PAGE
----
Mazal tov to Mosaic Reform members Margaret & Michael Abrahams on their Golden Wedding Anniversary. Their children, Joel & Carolyn and Naomi & Barry, together with their grandchildren are delighted to invite congregants to join them for Kiddush at Bessborough Road to celebrate this special occasion.
I have recently started reaching out to old friends on Facebook. I try to write to one person per week that I miss from High School, college, camp. I know there are “status updates” that they see, but it is just not the same as a personal letter. I regret that many of my relationships have fallen victim to our geographical divide (Israel-US). But I am reminded that the Torah teaches us about ways to build and maintain relationships with our loved ones.
In Parshat Tzav, the Torah gives us a directive for keeping alive the flame of the alter: “Fire shall be kept burning upon the altar continually; it shall not go out.” (Lev 6:6). The first mitzvah is in the affirmative: to keep the flame continuously lit. This is a command that stands on its own; whether or not there is a sacrifice to be offered, the fire must remain lit. The second mitzvah is in given in the negative. It isolates the final clause of the verse, “[the flame] shall not go out” (Lev. 6:6).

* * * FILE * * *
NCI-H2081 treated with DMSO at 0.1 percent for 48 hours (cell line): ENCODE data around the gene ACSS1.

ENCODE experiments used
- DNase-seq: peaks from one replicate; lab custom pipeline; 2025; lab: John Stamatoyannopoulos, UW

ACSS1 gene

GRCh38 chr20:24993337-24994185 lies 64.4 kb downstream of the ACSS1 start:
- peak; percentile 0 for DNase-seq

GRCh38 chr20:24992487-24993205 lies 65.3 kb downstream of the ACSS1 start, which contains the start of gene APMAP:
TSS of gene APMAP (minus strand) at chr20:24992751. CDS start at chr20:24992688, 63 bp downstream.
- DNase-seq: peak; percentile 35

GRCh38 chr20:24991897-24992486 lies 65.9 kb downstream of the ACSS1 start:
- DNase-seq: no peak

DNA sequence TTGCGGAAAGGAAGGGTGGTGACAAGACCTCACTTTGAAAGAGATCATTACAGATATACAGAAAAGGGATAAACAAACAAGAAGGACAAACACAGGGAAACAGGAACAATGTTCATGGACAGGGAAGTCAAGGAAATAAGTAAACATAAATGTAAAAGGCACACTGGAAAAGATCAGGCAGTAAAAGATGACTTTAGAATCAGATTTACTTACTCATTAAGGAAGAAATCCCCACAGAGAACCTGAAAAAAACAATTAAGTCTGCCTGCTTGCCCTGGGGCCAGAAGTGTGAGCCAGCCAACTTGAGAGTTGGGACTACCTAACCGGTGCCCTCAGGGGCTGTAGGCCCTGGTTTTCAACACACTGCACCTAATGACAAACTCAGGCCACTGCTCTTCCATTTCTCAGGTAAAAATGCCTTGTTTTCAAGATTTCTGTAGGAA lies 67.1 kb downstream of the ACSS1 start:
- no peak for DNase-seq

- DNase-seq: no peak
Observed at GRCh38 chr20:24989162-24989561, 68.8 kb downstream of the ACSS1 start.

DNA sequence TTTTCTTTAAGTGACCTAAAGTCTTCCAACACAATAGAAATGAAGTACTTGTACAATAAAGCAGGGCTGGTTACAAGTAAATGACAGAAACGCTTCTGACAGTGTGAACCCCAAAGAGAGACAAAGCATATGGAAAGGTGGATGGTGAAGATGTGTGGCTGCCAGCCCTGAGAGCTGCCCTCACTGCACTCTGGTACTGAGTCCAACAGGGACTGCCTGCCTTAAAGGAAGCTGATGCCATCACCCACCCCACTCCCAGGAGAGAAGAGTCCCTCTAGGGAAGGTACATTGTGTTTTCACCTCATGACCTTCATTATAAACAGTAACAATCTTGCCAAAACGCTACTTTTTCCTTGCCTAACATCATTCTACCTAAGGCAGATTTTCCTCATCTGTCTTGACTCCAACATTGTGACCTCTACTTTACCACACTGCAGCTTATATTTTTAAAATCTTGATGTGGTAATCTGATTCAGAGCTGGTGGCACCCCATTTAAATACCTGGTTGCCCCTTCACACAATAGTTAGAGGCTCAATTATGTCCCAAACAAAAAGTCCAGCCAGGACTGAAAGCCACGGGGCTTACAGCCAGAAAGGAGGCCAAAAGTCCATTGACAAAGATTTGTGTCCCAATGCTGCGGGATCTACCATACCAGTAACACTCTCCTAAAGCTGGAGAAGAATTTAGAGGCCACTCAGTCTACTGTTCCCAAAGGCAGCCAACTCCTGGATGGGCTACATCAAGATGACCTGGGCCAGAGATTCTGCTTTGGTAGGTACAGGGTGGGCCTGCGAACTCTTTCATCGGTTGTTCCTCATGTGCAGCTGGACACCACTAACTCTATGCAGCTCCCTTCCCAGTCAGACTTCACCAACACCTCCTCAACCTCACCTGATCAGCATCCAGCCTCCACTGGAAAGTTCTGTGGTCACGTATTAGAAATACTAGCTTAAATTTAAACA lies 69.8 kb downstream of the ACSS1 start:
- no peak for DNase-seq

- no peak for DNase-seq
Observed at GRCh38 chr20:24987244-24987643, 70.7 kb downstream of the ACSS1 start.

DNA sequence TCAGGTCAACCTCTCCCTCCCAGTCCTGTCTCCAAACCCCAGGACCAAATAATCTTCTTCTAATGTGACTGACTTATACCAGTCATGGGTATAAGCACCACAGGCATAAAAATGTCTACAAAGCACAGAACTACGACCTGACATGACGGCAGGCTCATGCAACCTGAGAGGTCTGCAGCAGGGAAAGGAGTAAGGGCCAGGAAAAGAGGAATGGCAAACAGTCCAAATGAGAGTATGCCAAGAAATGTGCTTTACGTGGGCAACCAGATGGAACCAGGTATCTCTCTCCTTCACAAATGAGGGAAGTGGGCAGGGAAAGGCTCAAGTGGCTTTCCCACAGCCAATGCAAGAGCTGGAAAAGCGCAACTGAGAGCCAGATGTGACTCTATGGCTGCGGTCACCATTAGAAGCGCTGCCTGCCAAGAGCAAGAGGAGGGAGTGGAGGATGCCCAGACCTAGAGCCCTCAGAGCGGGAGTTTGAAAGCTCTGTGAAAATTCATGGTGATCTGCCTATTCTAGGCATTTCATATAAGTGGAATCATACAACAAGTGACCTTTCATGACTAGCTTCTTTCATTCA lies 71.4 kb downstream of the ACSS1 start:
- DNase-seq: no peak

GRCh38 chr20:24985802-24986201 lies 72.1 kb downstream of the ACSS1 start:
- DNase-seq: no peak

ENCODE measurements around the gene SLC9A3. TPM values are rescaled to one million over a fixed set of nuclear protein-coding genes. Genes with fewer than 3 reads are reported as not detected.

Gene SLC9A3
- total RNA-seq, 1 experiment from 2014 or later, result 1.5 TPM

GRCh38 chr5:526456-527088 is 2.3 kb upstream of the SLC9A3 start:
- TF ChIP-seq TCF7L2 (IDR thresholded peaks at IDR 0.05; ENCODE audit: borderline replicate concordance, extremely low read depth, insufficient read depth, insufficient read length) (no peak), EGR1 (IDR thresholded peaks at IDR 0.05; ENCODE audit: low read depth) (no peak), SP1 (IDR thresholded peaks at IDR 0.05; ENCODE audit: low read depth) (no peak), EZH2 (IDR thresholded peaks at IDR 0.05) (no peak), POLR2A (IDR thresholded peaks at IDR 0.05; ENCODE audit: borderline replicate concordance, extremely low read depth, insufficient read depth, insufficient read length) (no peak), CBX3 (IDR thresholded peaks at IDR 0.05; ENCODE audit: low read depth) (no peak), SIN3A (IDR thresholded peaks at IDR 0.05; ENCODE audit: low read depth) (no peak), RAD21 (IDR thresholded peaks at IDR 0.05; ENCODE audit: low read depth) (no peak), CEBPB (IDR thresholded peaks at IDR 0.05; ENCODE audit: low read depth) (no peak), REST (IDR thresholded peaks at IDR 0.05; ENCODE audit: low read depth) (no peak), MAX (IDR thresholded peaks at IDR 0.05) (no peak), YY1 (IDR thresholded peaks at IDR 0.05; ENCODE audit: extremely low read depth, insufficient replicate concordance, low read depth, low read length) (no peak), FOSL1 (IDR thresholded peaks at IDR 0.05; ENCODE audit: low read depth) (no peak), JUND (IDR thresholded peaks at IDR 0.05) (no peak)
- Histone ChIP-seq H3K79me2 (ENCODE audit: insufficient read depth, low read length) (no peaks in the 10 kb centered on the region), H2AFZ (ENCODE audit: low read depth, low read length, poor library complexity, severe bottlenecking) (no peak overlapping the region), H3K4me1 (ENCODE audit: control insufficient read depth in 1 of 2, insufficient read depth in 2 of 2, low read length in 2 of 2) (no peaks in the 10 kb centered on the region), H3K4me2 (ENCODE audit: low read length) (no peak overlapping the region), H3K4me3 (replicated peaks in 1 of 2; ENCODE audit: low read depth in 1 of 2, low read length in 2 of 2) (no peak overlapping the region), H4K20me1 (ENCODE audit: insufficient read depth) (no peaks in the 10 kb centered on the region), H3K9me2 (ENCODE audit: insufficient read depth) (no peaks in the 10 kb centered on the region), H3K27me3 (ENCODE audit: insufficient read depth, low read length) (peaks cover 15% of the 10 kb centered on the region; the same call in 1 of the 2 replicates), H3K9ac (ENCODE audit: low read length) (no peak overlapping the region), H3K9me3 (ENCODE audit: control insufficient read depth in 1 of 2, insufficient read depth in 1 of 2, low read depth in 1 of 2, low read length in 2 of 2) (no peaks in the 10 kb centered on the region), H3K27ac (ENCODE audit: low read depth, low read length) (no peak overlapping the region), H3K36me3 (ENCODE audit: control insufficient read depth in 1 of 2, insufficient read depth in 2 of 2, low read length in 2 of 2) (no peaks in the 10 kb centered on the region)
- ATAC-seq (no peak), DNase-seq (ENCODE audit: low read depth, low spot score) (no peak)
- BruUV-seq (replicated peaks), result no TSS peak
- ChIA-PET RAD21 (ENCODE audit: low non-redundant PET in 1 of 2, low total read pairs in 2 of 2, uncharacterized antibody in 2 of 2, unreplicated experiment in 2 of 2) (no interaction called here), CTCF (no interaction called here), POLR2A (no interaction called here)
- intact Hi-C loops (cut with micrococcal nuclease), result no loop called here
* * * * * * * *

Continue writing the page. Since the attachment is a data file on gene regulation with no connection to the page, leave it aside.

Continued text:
The alter was very important to the Israelites. It was the only place for people to tangibly relate to God — to express their gratitude to Go and to bring sacrifices to expiate their sins. The ever-burning fire is a symbol of the fact that God never stops listening. And that the Jewish people are dedicated to remaining in conversation with God through our study and practice of mitzvot.
In order to build deep and lasting relationships, we must both make sure to make ourselves available for the other, and make efforts to be in touch with them. I’m really happy now when I write to an old friend — to catch up, and to let them know that I think and care about them. It takes a bit of work to keep the fire lit, but I am determined to not let the flame go out.
Rabbi Paul Arberman